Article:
Saturday, July 13, 2013

194: Zero Day Flu



ENTRY 194: Zero Day Flu

Once, transhumanity set its schedule by the movement of the sun and moon, as perceived from the surface of the earth. Now, transhumans are wired to a much more personal cycle: software releases, patches, and updates. With a substantial chunk of transhumanity being augmented with cyberware or occupying a synthmorph, “update days” tend to bring with them worries about sudden incompatibilities between different manufacturers, bugs and bug fixes, unverified third-party updates, and all the other little troubles that accompany software-driven-hardware. Except now, a bug or error in the program can be crippling or disabling to many; no one wants their cyberarm to freeze, or have their oracles fill with spam at a critical moment.

However, for the most part software updates provide no greater aches and pains than the normal stressors of transhuman life, and these days are often taken in stride as comparable to acne, stiff muscles, a drippy nose and other minor ailments. Of much greater concern are security compromises—zero day exploits that skilled hackers can use to manipulate a morph’s system, bypassing their typical security. Zero day exploits are, again, part and parcel of transhuman existence. Estimates by cyber-health specialists show that as many as 80% of synthmorphs have been vulnerable to a zero day exploit at some point, though fewer than 25% have reported actually being infected with malware or suffering an attack that utilized a zero day exploit. Still, after every major release cycle there tends to be a rise in complaints about “zero day flu,” where a portion of the clanking masses feel too disabled to work, at least until they get their systems looked at and the first patches start rolling in.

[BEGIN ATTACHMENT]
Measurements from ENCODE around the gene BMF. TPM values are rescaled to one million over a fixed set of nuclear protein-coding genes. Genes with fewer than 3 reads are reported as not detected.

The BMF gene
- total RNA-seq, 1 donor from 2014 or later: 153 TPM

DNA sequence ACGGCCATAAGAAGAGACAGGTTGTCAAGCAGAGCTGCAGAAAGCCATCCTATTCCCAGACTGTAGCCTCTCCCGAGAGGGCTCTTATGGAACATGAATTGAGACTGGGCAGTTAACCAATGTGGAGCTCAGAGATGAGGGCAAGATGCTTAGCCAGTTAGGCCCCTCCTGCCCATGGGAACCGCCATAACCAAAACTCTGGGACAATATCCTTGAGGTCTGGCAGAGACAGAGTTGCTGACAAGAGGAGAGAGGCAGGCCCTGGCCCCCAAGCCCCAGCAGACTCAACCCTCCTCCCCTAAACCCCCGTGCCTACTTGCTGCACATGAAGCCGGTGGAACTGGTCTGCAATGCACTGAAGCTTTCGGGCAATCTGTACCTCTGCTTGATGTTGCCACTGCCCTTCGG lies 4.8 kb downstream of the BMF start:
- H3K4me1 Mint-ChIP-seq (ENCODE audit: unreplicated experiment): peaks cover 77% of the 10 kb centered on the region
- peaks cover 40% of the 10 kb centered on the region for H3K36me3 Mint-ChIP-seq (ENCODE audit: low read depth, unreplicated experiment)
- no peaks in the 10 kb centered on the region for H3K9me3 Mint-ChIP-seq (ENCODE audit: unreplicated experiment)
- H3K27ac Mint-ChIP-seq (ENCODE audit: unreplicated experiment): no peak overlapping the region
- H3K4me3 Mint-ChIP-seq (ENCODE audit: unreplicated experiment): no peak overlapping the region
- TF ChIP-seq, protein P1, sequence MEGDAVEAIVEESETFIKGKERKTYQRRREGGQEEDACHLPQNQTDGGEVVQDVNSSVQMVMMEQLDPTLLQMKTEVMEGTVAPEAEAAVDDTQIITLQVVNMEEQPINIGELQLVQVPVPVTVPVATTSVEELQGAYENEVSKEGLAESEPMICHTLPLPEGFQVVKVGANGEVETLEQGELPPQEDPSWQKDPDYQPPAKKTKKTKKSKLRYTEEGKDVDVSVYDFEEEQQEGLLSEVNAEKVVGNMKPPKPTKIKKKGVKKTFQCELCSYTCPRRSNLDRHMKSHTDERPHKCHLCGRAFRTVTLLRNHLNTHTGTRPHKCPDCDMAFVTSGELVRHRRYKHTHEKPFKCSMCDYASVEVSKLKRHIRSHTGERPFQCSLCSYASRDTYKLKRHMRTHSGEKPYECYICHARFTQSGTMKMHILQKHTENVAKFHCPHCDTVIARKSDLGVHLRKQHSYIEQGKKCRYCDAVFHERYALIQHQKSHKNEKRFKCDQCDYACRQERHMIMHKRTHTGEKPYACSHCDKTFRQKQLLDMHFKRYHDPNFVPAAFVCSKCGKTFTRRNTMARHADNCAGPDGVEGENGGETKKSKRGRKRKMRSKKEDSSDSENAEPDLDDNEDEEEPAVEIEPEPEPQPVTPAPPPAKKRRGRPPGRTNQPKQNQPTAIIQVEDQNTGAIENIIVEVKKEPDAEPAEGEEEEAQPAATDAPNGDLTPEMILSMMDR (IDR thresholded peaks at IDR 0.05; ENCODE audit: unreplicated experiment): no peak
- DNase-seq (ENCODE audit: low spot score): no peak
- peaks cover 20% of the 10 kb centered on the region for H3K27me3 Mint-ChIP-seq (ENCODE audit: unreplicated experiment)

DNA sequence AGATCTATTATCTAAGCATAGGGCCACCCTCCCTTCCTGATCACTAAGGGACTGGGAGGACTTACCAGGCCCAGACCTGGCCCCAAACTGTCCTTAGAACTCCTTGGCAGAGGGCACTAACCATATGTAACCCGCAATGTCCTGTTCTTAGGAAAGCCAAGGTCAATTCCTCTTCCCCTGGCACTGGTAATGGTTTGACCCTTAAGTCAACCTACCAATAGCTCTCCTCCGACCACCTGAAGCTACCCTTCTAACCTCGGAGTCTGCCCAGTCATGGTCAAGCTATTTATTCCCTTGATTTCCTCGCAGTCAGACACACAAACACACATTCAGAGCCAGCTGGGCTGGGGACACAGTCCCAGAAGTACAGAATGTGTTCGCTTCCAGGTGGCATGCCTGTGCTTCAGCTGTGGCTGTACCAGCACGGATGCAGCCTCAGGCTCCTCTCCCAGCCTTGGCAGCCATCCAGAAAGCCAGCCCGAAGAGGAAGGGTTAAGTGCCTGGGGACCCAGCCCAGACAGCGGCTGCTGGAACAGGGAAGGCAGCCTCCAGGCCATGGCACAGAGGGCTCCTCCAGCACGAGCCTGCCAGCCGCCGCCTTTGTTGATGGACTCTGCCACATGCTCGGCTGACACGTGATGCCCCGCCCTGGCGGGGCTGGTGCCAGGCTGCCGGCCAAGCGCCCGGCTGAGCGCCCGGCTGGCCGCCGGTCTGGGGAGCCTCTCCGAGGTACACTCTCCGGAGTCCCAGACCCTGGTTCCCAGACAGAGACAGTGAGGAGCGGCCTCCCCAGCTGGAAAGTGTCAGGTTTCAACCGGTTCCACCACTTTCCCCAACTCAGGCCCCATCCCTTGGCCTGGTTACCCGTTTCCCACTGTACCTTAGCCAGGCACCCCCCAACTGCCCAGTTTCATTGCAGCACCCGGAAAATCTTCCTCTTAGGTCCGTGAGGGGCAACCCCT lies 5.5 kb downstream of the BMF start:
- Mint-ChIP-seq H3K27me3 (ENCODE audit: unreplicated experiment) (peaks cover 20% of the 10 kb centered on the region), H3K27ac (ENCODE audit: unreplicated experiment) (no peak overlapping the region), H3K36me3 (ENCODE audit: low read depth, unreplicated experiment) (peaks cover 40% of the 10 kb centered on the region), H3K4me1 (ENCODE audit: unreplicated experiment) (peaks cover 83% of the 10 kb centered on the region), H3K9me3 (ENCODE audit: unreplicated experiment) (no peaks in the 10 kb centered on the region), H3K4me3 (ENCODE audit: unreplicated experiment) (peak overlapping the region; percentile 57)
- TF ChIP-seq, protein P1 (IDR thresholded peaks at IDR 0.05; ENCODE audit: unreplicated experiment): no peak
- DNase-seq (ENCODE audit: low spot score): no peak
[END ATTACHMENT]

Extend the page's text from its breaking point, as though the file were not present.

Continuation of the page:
Mechanics

Zero day exploits are effectively backdoors (Eclipse Phase, p.250) inadvertently created in a system; either inherent during product launch or introduced in an update. Hackers who become aware of these backdoors can use them at will on vulnerable devices, including morphs, until the exploit gets patched. Whether a zero day exploit exists or if a character can learn of it is up to the gamemaster; generally speaking most zero day exploits only remain active for hours or at most days before they are discovered and patched, though certain isolated systems cut off from the Mesh can allow them to persist for much longer.

Using Zero Day Flu

“Zero day flu” and other update-related “illnesses” are a catch-all to describe periodic problems with software updates that affect every synthmorph or morph with cyberware at some point. Generally speaking this is a flavorful effect, the cybernetic equivalent of slipping a disc in your back and being out of commission for a few days, and should probably be mostly restricted to NPCs and devices, especially those with low-rating Firewalls, but can make an effective narrative excuse for why a certain device or individual is not available for an adventure—the captain of the spaceship the PCs want to leave on is down with the ‘flu, so they have to stick around for an extra couple of days, or the elevators to Level 3 (Oxygen Processing) are disabled because of a glitch in the last patch.

2 comments:

  1. First sentence "the movement of the sun and move?" is a typo, I think. Also at the end of the second paragraph, "a portion of the clanking masses feel too disabled to work."

    This is a great way to spice up a campaign and head off player power-creep. As a DM, you are spot on with the idea that this can work well as a "narrative excuse." You don't want to make a habit of it, but when the players have justification for why they have the blueprints for a steel morph, favors to use an industrial CM, and all the connections for the rare materials... Well you still can't have your death machine because it's gorram Z-Day fellas. Lawyered.

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